To the left is the shifter for the ESCOT VI transmission with the park brake behind. The HVAC controls are above the gearshift and the screen for navigation and audio etc is beautifully integrated above that.
The main instrument panel is really well laid out with the speedo and tacho flanking the central five-inch screen which is controlled using the switches on the right-hand side of the steering wheel. This screen flashes up all manner of information to the driver and it is arranged in a logical and easy-to-read manner.
Below is another screen giving info about cruise control, gear position and a readout for the four-position auxiliary brake. There are cup holders within easy reach and storage abounds.
Vision is excellent from the driver’s perch and the mirrors are comprehensive, and heated.
Overall, the Quon’s cabin is a really nice place to work. And it's comfortable, ergonomically sound and has the feeling that it will last.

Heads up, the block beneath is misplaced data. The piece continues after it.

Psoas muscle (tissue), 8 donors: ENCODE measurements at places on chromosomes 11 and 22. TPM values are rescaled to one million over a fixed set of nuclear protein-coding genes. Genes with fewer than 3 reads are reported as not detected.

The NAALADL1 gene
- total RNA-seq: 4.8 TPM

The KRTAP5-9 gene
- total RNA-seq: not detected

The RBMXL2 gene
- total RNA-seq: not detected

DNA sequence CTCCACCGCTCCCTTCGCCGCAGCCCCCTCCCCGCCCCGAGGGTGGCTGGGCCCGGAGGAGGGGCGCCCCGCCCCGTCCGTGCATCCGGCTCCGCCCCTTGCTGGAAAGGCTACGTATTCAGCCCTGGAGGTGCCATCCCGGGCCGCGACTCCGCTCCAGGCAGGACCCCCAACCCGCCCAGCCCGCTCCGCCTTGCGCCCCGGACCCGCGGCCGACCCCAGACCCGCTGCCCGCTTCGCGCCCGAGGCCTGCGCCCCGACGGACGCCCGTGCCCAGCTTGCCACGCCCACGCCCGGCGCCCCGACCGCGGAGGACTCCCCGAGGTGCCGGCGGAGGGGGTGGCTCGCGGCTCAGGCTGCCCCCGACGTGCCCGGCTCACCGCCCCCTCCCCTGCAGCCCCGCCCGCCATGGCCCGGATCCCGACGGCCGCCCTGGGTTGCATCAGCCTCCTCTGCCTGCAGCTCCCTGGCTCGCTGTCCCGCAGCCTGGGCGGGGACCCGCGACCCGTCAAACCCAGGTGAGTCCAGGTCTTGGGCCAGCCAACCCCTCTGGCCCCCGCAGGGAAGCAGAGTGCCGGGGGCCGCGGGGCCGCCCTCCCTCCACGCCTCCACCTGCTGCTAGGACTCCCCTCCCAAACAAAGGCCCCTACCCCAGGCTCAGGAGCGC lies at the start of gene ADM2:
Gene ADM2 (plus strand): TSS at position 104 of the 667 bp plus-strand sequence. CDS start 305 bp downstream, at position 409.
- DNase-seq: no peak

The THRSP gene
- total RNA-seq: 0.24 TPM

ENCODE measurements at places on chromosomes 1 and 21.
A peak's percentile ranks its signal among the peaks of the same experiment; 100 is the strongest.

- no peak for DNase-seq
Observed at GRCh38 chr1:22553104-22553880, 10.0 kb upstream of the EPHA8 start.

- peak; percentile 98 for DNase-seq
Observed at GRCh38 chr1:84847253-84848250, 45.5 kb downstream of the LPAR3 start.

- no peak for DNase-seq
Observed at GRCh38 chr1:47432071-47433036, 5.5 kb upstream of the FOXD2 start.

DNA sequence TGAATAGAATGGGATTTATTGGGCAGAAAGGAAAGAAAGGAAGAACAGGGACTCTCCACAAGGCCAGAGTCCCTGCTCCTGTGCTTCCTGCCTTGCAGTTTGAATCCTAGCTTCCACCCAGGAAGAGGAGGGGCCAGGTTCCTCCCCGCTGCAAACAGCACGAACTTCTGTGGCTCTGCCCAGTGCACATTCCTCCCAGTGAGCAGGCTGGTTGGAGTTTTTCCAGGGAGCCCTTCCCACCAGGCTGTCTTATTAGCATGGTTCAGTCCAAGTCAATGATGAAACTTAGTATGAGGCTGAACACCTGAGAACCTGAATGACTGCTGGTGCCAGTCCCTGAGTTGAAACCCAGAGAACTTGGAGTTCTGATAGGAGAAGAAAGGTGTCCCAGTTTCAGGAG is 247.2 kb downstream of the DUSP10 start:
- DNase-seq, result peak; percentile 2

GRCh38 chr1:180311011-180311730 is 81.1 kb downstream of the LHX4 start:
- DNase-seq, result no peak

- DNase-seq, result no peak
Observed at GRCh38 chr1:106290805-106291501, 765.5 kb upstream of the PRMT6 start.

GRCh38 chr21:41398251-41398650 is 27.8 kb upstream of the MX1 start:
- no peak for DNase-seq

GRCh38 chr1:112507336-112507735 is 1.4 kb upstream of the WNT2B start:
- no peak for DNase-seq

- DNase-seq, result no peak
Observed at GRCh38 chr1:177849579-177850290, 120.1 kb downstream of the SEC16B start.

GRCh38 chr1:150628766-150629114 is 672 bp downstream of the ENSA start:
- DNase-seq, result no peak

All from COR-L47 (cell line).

On the road
On our particular winter’s morning, in Tamworth we were up early and out of town before six. It was dark with a few showers that, although not enough to wipe the grimaces from the farmers’ faces, was enough to make visibility poor and the road as greasy as a pork chop.
Thankfully, the standard lights on the Quon are excellent LED jobs that put out a bright, white light and cut through the dark and light up the road ahead better than just about anything we’ve driven lately.
Our prime mover was hooked to a tri-axle trailer and though we could feel the load and the rig's 41-tonne GCM, the Quon had no trouble getting up to speed and cruising along out of Tamworth. Some of the steep climbs up to our breakfast stop at Guyra had us down to 10th or so but still holding reasonable speeds of around 60km/h.
The retarder worked well down the hills and I soon got a feel for it and figured out how many of the four stages I needed to help us slow for descents or towns. I could also down-shift using the buttons on the side of the gearshift and hold the box in gears if needed, but really the auto trans was remarkably effective when left to its own devices.